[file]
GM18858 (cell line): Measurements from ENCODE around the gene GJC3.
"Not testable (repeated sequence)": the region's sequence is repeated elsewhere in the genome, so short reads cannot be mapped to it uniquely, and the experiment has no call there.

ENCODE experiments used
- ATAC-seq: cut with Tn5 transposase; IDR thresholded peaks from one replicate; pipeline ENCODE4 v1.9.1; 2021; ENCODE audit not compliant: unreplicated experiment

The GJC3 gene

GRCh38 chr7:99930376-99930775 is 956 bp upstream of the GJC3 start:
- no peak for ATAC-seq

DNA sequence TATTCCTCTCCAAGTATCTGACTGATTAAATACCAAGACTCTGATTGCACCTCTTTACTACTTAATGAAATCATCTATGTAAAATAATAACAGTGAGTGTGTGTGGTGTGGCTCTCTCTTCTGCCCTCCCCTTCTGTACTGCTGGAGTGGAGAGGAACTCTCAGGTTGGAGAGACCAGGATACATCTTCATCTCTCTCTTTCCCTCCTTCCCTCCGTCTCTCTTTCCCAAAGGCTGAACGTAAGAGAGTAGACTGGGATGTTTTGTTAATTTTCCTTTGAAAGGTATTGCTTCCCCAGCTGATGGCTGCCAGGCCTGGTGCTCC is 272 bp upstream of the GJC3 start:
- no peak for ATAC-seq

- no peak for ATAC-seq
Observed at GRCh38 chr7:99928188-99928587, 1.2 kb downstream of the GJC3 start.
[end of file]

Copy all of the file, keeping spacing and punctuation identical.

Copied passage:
GM18858 (cell line): Measurements from ENCODE around the gene GJC3.
"Not testable (repeated sequence)": the region's sequence is repeated elsewhere in the genome, so short reads cannot be mapped to it uniquely, and the experiment has no call there.

ENCODE experiments used
- ATAC-seq: cut with Tn5 transposase; IDR thresholded peaks from one replicate; pipeline ENCODE4 v1.9.1; 2021; ENCODE audit not compliant: unreplicated experiment

The GJC3 gene

GRCh38 chr7:99930376-99930775 is 956 bp upstream of the GJC3 start:
- no peak for ATAC-seq

DNA sequence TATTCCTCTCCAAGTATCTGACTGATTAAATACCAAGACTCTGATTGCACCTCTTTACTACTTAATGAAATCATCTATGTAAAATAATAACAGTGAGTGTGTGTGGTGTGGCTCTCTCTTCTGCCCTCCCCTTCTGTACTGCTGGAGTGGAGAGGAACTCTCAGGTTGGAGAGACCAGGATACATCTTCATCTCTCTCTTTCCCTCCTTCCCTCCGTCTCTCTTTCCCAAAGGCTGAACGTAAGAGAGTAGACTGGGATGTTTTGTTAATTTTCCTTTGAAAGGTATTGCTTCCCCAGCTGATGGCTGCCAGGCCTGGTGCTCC is 272 bp upstream of the GJC3 start:
- no peak for ATAC-seq

- no peak for ATAC-seq
Observed at GRCh38 chr7:99928188-99928587, 1.2 kb downstream of the GJC3 start.